Rockingham Promise brings RCC courses to high school studentsMay 22, 2019
WENTWORTH – Local high school students have an opportunity to take college courses on their own campus, and can then qualify for tuition-free scholarships at Rockingham Community College.
Rockingham Promise is a collaboration between RCC and Rockingham County Schools, and is an innovative and progressive plan to increase access to college courses, create opportunities for students to pursue certificate programs at RCC, and to enable them to obtain higher education and other skills to better prepare for career and college opportunities.
And thanks to a $1,077,271 grant from the Reidsville Area Foundation – plus a combined commitment of $1,044,000 from RCC and RCS – the collaboration has become a reality for its first four years. Enrollment and funds sought from the RCC Foundation and local businesses and industry will sustain the program in its fifth year and beyond.
Rockingham Promise is a comprehensive program of career coaching, dual enrollment courses taught by RCC faculty on high school campuses, transportation for Reidsville High School and Rockingham County High Schools to the RCC campus, assistance with textbooks, and, over the next four years, 240 tuition-free scholarships to RCC for local students.
“We’re expanding opportunities for students to take college courses, we’re breaking down barriers that have existed for a long time by taking our classes out to the public schools and teaching courses on site,” said Dr. Mark Kinlaw, RCC president.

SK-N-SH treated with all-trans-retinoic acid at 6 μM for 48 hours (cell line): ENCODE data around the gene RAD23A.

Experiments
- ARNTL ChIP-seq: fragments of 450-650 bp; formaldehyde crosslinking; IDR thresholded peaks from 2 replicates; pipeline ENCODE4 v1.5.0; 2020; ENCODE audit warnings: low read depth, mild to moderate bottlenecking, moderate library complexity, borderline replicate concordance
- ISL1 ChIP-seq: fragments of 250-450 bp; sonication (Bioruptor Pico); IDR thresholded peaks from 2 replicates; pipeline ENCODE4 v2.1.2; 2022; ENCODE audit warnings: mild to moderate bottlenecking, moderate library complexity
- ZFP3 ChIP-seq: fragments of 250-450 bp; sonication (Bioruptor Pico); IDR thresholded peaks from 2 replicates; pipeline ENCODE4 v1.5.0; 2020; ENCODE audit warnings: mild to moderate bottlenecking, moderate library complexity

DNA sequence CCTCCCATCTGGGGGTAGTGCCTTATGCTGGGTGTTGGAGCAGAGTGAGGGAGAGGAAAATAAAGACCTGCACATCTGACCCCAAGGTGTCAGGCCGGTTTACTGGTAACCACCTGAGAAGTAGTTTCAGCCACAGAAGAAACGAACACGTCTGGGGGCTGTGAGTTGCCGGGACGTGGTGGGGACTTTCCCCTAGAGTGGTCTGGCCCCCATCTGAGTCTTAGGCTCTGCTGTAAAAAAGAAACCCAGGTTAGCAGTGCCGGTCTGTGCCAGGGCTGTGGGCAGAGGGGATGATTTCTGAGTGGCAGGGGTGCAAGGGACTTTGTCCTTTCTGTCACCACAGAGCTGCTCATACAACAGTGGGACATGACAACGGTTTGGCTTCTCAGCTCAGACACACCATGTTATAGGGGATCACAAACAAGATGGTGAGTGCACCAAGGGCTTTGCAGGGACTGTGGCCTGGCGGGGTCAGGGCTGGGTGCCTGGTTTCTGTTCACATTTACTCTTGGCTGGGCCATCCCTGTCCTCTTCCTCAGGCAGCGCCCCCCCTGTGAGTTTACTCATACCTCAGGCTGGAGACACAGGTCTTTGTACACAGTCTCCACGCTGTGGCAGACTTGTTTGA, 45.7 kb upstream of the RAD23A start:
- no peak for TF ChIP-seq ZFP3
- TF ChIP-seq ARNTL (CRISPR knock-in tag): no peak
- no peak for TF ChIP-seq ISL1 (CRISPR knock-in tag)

He said the college can renovate and build facilities, but that doesn’t mean students will enroll; however, Rockingham Promise is a big incentive to “attract students and open doors for them to come to college, get trained, and hopefully enter the workforce.”
Kinlaw acknowledged that some students will use the college credits they earn during high school to enroll in four-year colleges or universities.
“That’s okay too, because what we’re doing is making them more competitive, so they can go out and pursue their dreams,” he said.
Initial courses being offered include mathematics, Spanish, music appreciation, public speaking, and computer science. Additional courses will be offered and determined according to demand and faculty availability. Phlebotomy will be offered on the RCC campus in the third and fourth years of the project.
To be eligible to enroll in Rockingham Promise courses, a high school student must have an unweighted GPA of 2.8 or above, or obtain an appropriate assessment score on a placement test such as PSAT, SAT, Pre-ACT, ACT, NC DAP or RISE.
To be eligible for a college scholarship to RCC, a student must maintain that same GPA; meet RCC’s entrance requirements; and take a minimum of three College and Career Promise (CCP) courses in high school on which they make a grade of C or higher. Once at RCC, tuition-free assistance may continue as long as the student stays in good academic standing and maintains a 2.0 GPA. Scholarship amounts are awarded for the cost of tuition and mandatory fees that are not met by financial aid and other scholarships.
In addition to providing instruction, RCC will fund a career coach who will spend one day per week at each high school.
Rockingham County Schools is providing transportation for RHS and RCHS to the college.